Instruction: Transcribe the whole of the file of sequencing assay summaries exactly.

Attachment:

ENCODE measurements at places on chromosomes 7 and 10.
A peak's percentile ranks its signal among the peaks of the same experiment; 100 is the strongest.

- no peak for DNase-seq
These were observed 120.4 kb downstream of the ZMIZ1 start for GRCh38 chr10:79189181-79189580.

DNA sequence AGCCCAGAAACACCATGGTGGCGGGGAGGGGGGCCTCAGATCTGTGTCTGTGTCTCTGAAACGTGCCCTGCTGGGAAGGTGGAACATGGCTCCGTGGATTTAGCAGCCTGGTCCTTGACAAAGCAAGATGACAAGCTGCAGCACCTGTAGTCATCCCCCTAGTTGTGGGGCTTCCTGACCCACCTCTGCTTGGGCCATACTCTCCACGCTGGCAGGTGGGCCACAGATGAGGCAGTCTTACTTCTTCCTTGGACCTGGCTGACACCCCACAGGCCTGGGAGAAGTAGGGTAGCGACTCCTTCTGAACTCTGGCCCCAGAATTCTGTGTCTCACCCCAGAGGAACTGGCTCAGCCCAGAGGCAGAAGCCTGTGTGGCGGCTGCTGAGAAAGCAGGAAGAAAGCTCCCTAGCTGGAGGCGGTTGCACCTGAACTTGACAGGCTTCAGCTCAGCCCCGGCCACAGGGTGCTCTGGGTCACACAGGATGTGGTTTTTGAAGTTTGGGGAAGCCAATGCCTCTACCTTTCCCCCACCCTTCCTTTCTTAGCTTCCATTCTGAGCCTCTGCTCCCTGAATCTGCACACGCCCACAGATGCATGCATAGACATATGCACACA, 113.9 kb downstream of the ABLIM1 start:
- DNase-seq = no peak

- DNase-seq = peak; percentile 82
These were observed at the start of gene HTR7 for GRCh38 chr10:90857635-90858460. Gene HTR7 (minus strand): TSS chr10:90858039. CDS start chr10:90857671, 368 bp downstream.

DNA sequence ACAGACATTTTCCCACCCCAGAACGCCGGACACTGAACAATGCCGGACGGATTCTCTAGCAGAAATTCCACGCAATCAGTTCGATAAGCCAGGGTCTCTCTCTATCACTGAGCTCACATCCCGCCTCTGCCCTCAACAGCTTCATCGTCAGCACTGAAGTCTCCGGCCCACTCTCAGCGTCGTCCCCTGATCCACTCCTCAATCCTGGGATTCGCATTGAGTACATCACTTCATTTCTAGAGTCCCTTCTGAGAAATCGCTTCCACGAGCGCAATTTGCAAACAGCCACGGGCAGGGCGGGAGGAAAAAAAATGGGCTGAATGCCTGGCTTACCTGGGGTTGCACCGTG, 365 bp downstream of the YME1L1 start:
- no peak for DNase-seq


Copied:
ENCODE measurements at places on chromosomes 7 and 10.
A peak's percentile ranks its signal among the peaks of the same experiment; 100 is the strongest.

- no peak for DNase-seq
These were observed 120.4 kb downstream of the ZMIZ1 start for GRCh38 chr10:79189181-79189580.

DNA sequence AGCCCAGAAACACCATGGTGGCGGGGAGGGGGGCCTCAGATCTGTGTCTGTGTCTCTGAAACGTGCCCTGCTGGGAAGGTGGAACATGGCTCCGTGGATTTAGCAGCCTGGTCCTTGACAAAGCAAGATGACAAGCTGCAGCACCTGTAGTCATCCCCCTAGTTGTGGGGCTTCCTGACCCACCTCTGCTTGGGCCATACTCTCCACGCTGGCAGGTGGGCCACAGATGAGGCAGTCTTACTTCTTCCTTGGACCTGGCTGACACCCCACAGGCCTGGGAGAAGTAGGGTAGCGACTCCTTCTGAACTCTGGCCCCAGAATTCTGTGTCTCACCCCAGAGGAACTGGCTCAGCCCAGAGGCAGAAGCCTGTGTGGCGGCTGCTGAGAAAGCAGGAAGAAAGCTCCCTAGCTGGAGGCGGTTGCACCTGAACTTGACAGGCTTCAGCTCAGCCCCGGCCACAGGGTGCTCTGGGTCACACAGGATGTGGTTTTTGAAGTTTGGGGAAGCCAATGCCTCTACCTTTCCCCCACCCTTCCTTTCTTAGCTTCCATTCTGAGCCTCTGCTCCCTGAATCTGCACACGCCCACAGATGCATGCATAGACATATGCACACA, 113.9 kb downstream of the ABLIM1 start:
- DNase-seq = no peak

- DNase-seq = peak; percentile 82
These were observed at the start of gene HTR7 for GRCh38 chr10:90857635-90858460. Gene HTR7 (minus strand): TSS chr10:90858039. CDS start chr10:90857671, 368 bp downstream.

DNA sequence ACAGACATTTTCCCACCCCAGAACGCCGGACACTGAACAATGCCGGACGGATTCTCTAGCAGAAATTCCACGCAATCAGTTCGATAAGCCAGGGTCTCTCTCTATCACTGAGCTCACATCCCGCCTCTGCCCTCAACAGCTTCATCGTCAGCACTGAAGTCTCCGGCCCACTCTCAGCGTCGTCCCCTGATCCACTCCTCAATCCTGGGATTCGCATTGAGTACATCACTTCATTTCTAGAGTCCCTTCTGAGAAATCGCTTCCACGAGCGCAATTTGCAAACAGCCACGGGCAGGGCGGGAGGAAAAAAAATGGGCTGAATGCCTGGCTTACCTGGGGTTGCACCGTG, 365 bp downstream of the YME1L1 start:
- no peak for DNase-seq